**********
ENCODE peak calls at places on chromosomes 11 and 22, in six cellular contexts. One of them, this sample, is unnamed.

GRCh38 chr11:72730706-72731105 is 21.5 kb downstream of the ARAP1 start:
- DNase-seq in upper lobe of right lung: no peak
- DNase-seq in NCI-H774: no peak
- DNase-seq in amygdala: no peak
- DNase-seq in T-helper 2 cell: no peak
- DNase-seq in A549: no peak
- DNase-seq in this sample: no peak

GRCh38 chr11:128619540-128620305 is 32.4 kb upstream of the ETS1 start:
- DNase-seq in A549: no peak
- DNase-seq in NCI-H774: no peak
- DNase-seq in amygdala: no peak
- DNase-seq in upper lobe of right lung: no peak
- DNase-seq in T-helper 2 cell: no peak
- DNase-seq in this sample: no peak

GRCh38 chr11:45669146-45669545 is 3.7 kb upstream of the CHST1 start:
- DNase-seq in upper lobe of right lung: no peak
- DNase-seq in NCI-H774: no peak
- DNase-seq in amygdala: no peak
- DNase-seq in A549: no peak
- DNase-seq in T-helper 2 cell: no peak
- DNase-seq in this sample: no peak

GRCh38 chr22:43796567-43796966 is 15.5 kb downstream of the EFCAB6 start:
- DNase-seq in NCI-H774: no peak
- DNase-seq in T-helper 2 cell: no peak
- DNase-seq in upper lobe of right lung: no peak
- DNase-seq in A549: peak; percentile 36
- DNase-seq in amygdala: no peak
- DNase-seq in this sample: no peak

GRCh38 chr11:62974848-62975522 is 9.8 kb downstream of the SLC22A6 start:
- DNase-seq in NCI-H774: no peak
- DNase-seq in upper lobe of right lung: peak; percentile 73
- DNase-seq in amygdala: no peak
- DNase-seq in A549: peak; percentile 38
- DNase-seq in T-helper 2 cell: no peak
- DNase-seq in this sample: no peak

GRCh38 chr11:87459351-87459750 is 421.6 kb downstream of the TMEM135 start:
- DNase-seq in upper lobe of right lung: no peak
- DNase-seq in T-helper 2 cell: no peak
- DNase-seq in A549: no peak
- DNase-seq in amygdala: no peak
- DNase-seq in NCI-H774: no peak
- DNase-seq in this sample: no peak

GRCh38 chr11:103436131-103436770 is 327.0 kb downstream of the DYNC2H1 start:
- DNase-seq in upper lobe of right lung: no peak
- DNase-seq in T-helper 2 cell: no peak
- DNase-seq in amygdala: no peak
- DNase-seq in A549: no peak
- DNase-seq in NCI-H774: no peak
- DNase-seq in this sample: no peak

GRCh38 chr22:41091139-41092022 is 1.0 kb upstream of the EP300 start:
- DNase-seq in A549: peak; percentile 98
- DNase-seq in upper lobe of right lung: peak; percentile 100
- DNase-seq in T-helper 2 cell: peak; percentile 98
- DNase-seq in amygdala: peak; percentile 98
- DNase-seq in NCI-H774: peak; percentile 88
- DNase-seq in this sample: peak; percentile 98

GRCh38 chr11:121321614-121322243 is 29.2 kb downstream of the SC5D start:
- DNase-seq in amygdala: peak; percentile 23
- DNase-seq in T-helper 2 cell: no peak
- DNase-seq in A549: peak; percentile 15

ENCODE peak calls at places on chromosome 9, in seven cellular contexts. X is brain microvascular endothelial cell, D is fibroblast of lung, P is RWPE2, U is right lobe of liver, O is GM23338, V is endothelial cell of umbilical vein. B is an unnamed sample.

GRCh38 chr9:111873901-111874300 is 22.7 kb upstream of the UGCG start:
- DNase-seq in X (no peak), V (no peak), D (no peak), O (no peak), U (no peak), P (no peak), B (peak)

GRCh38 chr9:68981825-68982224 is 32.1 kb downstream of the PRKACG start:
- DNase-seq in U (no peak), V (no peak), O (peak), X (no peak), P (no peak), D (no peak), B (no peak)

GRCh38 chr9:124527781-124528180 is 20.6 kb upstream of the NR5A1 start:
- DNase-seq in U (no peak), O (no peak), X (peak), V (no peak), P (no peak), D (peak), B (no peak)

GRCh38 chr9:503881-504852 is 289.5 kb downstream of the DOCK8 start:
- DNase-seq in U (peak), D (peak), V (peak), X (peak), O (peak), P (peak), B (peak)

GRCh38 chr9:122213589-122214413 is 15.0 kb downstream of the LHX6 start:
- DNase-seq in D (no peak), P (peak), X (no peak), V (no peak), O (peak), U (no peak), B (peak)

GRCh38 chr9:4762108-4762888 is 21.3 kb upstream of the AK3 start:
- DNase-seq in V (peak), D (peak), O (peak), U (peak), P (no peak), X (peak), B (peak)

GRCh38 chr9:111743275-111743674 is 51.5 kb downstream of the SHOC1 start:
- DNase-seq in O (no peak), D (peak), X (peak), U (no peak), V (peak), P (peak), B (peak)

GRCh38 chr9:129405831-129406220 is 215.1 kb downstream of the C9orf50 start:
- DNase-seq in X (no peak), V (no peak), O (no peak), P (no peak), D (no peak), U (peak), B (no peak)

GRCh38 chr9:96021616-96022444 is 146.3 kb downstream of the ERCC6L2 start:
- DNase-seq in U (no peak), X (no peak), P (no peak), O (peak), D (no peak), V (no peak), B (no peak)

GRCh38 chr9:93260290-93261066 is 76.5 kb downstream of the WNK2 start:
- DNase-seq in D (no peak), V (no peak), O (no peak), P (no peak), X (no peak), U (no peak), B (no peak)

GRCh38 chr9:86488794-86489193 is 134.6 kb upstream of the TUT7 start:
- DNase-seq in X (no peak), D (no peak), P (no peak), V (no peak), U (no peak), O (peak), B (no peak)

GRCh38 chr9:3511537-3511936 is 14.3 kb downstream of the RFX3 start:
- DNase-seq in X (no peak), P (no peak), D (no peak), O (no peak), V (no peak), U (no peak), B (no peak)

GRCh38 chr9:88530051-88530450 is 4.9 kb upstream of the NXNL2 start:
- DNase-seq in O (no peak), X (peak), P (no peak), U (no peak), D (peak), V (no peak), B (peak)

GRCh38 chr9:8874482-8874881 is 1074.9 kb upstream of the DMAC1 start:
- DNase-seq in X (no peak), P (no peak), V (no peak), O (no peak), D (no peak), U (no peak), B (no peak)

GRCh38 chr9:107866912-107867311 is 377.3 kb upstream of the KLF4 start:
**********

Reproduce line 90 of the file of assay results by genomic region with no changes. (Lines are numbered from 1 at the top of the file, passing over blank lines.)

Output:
- DNase-seq in X (no peak), P (no peak), V (no peak), O (no peak), D (no peak), U (no peak), B (no peak)